After the relative lushness of southern Greenland, the first glimpses of the north of the island are shocking. Here about 1400 kilometers from the North Pole is a virtual polar desert. Ice cascades off the top of barren rock domes, glowing gown to the sea as glaciers that sometimes become sudden turbulent rivers for a brief span. In the sea, tall icebergs sail past, not as thickly packed as in Ilulissat, but still hazardous to shipping. We’re sitting now just offshore of Qaanaq, a community of about a hundred buildings perched on what seems to be the single patch of greenery.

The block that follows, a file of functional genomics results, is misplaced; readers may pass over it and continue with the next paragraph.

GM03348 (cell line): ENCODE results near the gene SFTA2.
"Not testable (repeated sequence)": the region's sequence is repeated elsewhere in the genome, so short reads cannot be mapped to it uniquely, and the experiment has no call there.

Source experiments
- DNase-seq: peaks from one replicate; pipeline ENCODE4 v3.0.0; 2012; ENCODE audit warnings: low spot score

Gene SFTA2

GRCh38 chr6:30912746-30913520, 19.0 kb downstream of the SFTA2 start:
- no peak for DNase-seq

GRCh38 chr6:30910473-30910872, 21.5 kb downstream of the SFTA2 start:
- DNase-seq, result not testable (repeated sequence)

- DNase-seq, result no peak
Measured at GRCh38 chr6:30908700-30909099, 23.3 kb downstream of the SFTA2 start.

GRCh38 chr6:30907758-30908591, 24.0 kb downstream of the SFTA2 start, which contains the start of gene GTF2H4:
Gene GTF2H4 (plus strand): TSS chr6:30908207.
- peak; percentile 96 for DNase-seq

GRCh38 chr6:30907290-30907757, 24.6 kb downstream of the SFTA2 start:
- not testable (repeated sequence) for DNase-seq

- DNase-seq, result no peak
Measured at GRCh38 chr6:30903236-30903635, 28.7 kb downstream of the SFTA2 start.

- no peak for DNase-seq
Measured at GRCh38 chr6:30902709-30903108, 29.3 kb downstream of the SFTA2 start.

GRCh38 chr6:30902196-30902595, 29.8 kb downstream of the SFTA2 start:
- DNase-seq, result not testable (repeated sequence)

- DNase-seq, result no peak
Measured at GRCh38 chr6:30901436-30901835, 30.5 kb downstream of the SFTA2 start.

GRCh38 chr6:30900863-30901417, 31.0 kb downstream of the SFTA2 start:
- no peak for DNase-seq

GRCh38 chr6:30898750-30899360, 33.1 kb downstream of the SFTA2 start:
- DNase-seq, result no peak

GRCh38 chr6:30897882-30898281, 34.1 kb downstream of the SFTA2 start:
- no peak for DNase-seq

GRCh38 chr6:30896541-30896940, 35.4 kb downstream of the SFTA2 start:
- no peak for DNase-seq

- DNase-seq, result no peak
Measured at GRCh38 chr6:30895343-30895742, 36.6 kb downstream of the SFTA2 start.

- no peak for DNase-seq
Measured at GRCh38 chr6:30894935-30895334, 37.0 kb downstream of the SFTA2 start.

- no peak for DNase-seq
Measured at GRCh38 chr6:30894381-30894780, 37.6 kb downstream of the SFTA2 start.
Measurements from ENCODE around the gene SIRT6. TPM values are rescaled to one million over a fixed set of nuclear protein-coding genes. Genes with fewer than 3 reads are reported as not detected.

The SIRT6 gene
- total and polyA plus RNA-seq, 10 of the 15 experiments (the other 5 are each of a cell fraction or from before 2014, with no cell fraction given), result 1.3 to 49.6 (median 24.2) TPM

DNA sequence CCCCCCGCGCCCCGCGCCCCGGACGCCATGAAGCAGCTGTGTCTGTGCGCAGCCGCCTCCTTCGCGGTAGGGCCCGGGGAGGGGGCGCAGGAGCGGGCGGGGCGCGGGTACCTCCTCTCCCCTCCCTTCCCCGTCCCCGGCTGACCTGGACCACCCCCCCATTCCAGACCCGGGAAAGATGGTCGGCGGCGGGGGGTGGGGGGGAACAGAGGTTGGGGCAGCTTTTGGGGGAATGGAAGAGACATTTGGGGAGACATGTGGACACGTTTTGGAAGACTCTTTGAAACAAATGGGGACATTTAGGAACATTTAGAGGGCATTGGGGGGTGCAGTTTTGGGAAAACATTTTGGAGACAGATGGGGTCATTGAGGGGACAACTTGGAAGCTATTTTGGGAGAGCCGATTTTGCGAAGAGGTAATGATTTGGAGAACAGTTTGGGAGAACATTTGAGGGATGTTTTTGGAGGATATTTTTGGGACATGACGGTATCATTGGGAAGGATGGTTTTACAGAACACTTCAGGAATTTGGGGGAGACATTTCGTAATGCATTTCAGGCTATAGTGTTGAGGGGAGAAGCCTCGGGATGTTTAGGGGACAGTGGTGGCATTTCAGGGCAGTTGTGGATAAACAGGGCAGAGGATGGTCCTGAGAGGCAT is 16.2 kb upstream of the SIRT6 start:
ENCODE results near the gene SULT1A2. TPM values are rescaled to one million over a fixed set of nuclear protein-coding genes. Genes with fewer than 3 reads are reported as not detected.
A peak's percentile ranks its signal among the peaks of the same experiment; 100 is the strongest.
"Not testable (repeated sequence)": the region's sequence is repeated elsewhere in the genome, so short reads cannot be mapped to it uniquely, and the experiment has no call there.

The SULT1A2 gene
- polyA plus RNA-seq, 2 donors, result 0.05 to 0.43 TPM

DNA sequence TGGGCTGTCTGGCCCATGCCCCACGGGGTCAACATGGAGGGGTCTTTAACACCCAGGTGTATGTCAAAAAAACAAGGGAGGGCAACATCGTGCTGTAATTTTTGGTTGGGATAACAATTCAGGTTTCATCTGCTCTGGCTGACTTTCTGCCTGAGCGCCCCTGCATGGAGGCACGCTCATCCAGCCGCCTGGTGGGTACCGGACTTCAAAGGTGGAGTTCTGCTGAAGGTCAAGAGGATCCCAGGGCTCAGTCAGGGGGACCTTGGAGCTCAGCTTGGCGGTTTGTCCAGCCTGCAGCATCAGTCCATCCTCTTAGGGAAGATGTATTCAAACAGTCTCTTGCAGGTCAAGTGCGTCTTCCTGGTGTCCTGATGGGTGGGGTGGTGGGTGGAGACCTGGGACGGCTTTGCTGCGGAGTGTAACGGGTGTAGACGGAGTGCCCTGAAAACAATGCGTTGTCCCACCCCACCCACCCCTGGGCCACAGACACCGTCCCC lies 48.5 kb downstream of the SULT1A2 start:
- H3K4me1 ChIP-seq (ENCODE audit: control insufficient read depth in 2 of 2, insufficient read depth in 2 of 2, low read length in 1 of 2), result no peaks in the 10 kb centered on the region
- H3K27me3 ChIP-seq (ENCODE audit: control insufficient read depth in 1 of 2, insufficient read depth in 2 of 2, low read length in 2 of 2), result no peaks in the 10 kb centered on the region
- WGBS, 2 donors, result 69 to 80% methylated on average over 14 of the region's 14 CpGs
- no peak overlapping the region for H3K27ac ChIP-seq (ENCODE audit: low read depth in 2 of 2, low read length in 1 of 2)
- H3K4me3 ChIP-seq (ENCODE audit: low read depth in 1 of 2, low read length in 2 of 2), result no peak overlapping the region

Our mission for this second leg is not so much to interact with the communities – there is only one tiny community north of here, and our only Greenlandic speaker has just left the boat. Our mission instead is to explore this edge of the last ice area.
The ice at present is only several kilometers to our north, where we hope it will stay, not just this year, but for many years to come. We will explore around the edges of it, to see how much life is using it now. We’ve heard that we may see both narwhal and walrus in the area. In the days to come, we will try to track these elusive creatures, and watch the Arctic desert come alive.